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Golf Digest Podcast: Billy and Brittany Horschel on the secret of alcoholism and the triumph of getting help

June 21, 2017

For years, Billy and Brittany Horschel had contended with the illusion of perfection. An exceptionally photogenic couple, inordinately wealthy thanks to Billy's success on the PGA Tour, leading what appeared to be an ideal existence. Could anyone have it better?

The surprising answer was revealed to the world last month, when Brittany, in the aftermath of Billy's win in the AT&T Byron Nelson, revealed a struggle with alcoholism that risked tearing their family apart. Although the couple says it was a problem that had been percolating for several years, it was in the aftermath of Billy's breakthrough in 2014, when he won $14 million for capturing the FedEx Cup, that the struggle reached critical mass.

"One of my biggest struggles was trying to be perfect," Brittany says on this week's Golf Digest Podcast. "Trying to make the perfect household. Trying to be the perfect wife, trying to be perfect tour wife. Molding myself into those categories and never finding happiness. I just slowly started losing myself. I got into a bad depression and that led to a lot of drinking and a lot of alone time. It was just a really sad, scary time, and all the while my life looks like it's a party every day and it's awesome. So it was a lot of hiding."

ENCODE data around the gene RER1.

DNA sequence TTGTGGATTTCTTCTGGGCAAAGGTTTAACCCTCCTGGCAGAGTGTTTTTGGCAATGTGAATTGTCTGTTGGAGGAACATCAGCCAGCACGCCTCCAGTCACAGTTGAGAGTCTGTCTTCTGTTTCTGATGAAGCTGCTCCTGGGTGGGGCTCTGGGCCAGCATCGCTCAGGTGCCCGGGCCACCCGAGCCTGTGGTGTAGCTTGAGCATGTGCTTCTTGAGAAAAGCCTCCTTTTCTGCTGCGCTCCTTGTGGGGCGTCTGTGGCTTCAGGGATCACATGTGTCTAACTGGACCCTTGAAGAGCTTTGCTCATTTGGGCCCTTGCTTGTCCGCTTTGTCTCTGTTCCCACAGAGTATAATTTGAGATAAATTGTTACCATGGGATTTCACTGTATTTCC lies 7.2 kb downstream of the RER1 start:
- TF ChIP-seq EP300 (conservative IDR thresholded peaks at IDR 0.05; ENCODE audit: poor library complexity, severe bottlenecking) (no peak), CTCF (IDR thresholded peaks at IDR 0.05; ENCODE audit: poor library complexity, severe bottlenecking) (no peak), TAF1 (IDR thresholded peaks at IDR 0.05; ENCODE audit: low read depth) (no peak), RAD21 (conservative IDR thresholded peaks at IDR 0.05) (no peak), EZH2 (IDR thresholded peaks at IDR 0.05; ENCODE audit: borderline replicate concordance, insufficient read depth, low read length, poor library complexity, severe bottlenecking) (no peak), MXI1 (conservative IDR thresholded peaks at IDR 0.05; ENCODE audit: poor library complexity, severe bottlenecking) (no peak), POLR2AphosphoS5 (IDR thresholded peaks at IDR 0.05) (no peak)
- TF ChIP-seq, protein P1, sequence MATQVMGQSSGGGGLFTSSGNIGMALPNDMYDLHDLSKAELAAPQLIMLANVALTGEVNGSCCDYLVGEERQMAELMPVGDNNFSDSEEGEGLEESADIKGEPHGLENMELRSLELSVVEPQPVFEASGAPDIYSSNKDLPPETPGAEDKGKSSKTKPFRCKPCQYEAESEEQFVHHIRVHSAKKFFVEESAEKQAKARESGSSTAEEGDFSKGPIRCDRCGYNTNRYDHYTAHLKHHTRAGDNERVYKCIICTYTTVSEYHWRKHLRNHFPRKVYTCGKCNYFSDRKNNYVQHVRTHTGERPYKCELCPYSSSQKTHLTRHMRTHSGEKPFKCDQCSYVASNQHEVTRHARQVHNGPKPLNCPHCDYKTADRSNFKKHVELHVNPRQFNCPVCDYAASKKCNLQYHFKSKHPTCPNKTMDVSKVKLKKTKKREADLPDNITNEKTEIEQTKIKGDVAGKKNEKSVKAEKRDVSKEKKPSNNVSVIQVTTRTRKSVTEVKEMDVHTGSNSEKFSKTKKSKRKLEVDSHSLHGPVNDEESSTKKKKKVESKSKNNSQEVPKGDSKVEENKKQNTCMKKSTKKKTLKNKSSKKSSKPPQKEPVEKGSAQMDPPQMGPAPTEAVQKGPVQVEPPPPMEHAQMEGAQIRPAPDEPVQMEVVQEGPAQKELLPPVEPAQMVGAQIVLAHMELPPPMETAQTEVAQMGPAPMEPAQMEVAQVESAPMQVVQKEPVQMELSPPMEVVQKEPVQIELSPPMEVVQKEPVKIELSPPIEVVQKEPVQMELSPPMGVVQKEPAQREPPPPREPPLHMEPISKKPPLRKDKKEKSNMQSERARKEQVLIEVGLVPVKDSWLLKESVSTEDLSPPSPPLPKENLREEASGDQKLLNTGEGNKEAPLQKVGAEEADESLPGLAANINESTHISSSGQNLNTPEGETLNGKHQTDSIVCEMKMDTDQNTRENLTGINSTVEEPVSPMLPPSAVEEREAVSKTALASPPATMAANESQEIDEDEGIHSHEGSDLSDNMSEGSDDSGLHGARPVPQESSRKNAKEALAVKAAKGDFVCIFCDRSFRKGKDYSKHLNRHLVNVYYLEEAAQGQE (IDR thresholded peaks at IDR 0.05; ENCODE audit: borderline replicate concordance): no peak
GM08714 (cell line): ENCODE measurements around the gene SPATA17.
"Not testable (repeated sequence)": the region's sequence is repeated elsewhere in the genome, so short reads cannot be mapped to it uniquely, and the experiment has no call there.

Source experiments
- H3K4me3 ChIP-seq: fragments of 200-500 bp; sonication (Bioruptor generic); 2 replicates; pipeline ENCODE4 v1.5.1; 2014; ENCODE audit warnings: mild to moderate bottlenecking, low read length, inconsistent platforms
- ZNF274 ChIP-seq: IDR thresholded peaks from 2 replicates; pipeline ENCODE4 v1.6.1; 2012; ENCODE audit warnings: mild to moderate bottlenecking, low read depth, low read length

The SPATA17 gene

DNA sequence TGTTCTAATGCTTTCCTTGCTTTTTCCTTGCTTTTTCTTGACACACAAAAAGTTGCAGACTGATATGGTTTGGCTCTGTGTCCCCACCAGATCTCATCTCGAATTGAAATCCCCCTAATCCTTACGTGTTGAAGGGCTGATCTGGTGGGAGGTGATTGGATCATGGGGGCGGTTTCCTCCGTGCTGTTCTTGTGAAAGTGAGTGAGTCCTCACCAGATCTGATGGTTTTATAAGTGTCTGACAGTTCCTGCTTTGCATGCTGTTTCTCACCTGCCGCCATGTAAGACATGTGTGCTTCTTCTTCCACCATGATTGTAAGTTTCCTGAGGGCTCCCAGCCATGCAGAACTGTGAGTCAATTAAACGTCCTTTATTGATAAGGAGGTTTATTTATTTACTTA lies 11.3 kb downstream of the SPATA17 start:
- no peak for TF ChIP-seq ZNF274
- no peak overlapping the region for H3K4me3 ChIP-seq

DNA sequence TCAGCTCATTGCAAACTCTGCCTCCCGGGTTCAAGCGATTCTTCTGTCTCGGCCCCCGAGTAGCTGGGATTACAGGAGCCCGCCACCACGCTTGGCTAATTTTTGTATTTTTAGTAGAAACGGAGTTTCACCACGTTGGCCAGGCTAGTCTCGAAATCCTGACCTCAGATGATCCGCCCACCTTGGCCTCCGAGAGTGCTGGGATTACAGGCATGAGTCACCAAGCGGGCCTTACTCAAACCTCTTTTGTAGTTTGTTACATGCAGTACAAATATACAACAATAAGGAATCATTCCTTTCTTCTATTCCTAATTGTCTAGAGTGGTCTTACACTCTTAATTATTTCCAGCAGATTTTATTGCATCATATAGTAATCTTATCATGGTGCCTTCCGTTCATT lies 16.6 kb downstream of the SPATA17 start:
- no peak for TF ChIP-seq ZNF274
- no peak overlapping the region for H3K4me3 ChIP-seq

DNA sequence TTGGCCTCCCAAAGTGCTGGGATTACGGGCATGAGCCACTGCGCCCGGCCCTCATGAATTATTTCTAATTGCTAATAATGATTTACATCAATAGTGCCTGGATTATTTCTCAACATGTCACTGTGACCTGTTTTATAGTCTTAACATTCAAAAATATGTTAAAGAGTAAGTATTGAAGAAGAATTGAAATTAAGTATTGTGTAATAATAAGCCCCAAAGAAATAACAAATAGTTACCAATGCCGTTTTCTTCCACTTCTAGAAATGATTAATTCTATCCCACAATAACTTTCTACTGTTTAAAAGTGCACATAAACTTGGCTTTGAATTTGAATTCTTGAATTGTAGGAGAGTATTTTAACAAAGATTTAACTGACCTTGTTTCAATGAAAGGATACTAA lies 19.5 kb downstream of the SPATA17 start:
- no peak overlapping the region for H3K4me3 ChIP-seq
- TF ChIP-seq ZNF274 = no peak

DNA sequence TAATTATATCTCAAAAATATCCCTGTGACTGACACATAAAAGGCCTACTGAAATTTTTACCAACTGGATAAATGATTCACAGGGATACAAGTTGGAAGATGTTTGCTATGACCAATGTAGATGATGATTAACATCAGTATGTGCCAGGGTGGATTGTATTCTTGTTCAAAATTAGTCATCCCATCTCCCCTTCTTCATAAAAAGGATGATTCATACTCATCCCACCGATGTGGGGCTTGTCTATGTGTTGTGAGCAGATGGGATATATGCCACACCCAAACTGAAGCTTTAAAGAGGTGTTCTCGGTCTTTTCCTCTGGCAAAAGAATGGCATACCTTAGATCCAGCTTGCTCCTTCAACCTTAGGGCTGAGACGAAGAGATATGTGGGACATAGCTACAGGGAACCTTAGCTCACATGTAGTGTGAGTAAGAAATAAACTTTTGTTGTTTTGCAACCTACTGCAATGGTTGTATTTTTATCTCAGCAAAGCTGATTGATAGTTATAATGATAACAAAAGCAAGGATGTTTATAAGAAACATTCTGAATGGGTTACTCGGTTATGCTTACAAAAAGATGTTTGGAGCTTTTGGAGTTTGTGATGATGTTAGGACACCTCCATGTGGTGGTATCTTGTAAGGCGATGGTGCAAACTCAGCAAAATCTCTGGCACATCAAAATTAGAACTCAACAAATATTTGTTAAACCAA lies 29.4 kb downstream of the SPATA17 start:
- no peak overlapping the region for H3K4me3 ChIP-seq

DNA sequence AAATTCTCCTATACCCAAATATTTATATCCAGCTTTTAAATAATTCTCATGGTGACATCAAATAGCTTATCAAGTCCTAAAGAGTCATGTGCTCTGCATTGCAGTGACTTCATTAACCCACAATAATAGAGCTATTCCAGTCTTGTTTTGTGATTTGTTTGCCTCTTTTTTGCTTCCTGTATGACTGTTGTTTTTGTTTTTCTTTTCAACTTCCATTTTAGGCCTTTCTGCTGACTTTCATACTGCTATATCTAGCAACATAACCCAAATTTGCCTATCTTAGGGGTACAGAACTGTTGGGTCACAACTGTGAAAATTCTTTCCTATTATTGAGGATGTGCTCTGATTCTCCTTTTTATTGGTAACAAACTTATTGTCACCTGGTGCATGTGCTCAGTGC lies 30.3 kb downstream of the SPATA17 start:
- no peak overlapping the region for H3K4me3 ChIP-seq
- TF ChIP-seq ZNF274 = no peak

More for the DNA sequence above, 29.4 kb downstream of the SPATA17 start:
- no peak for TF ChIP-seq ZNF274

"Obviously, we've been very successful, and we have all this money," Billy Horschel added. "But money doesn't solve problems. Money doesn't buy happiness."

In this week's podcast, the Horschels candidly elaborate on their challenges of the last few years, starting with Brittany's surreptitious drinking, and continuing when she went into treatment, leaving Billy to manage their family and his career on his own. They also discuss the tremendous support they've received since going public with their story, and how they hope it puts a public face on a familiar challenge.

"I struggled with getting some help for so long because it's perceived as so ugly," Brittany said. "But I feel like when someone is in recovery and is living a sober life, it can be so beautiful and uplifting and positive."

You can listen the complete podcast here: